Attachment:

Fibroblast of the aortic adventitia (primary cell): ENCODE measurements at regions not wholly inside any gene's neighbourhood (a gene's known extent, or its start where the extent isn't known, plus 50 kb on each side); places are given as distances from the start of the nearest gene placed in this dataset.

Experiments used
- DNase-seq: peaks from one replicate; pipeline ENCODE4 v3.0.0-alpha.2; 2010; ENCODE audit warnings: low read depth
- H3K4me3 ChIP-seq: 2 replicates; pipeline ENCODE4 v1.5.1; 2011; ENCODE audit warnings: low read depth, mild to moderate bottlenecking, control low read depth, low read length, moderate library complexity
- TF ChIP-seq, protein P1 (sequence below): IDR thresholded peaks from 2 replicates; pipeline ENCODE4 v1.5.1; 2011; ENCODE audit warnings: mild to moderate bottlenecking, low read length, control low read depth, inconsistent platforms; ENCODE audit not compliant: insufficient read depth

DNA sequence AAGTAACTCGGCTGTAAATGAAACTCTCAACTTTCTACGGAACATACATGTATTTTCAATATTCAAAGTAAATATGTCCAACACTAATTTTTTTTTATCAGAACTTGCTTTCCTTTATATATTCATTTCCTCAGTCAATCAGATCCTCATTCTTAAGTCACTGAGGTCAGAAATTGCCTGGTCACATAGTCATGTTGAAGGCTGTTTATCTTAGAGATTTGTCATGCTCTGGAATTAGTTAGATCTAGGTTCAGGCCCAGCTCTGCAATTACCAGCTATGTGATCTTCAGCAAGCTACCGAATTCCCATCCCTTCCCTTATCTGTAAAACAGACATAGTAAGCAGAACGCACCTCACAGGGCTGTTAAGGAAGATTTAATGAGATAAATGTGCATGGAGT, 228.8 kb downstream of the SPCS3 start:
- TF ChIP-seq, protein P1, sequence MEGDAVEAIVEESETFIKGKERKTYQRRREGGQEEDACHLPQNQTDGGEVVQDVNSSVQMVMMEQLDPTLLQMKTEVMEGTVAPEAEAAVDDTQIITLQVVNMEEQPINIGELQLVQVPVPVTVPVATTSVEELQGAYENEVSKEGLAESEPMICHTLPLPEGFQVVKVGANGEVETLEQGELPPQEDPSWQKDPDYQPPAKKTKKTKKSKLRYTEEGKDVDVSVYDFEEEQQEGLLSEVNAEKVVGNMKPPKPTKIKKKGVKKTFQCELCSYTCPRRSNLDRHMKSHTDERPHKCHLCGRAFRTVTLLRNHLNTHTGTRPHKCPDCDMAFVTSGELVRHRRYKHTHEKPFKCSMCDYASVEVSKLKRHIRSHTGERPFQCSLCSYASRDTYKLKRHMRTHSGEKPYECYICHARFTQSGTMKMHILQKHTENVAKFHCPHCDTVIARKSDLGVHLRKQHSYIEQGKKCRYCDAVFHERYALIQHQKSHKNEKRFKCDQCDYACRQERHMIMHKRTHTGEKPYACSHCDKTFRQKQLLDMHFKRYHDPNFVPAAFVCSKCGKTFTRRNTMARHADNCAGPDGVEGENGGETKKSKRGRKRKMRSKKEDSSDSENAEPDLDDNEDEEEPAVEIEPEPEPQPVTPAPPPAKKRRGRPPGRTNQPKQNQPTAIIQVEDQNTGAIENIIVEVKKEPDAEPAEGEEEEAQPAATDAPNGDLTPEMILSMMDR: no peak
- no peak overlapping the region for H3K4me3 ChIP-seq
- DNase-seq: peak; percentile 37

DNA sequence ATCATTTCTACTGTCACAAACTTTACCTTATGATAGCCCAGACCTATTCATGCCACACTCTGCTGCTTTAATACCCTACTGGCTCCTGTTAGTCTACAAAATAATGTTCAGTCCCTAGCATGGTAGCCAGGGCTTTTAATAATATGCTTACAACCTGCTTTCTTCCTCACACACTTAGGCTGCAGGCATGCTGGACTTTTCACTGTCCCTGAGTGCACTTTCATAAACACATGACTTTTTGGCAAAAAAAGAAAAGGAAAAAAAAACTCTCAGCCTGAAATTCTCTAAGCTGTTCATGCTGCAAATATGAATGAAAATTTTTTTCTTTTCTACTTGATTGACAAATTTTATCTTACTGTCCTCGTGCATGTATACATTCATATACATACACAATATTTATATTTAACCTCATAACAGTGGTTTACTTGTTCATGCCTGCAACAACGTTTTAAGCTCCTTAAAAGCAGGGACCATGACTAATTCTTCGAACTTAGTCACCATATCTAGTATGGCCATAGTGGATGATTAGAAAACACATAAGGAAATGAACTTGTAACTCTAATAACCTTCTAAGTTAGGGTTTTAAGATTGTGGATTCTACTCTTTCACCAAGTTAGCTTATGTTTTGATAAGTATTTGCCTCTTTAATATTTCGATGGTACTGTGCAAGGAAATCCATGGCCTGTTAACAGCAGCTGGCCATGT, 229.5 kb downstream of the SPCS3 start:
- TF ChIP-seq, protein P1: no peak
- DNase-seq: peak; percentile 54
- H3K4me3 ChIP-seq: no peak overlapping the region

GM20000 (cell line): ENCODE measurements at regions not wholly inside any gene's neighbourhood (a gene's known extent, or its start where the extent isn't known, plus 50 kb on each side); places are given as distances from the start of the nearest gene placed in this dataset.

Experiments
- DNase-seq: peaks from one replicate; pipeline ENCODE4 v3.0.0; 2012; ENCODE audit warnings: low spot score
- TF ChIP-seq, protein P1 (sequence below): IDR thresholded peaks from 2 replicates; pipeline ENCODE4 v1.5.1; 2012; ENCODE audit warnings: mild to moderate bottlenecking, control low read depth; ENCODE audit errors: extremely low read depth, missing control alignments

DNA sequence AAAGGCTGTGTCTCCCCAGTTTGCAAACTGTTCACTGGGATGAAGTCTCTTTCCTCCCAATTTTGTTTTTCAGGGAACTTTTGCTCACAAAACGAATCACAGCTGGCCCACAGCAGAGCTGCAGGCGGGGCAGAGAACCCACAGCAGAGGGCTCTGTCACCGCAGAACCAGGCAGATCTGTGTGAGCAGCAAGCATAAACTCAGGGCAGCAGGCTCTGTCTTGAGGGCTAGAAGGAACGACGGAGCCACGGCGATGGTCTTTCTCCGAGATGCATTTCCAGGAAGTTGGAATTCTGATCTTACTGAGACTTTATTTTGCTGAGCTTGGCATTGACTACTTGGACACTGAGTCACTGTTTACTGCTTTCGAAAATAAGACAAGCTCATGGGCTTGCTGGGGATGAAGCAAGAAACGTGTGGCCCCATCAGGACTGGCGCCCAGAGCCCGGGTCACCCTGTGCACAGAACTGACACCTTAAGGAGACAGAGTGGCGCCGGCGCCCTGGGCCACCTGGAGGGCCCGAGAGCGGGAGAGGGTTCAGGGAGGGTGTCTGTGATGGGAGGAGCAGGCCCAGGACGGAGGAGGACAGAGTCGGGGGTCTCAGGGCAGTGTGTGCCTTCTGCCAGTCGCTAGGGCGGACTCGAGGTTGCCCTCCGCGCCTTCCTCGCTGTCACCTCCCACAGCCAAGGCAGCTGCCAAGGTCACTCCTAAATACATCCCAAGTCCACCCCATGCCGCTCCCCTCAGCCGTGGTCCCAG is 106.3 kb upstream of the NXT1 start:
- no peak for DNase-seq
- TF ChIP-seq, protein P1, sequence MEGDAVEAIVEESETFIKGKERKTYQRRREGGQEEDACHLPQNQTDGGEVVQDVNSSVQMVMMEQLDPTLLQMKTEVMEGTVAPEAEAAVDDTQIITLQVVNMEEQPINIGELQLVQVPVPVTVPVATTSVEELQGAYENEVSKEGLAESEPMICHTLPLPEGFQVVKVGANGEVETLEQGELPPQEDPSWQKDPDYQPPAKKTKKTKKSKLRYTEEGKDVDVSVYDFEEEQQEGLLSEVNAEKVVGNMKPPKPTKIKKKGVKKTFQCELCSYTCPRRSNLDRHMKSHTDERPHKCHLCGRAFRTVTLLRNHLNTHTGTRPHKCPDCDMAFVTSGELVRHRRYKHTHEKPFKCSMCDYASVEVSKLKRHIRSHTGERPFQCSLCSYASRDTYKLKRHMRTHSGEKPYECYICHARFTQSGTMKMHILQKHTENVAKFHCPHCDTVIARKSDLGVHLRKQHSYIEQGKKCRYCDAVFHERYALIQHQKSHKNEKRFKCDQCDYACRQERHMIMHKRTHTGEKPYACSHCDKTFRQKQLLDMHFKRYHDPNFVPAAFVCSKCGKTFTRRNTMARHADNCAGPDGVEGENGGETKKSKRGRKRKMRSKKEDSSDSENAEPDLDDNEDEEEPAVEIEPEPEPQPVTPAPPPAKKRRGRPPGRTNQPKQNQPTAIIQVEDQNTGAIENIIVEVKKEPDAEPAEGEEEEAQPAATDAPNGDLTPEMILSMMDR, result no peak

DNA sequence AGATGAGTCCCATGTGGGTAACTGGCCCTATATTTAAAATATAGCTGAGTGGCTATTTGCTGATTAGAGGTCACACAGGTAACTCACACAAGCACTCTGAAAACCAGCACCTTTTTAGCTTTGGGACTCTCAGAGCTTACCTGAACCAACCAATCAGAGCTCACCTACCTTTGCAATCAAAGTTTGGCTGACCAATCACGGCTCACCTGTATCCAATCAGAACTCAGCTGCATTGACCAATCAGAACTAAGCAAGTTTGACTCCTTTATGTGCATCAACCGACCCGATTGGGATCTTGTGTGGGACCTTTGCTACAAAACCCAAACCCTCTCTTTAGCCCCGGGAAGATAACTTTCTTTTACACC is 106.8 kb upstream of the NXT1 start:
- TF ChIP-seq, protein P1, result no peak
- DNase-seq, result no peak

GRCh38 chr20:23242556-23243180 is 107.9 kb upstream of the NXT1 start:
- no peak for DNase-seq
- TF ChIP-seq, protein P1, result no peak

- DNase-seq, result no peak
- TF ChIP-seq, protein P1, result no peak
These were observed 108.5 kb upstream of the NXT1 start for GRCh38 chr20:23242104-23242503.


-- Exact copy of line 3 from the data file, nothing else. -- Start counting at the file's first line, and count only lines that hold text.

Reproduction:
- DNase-seq: peaks from one replicate; pipeline ENCODE4 v3.0.0-alpha.2; 2010; ENCODE audit warnings: low read depth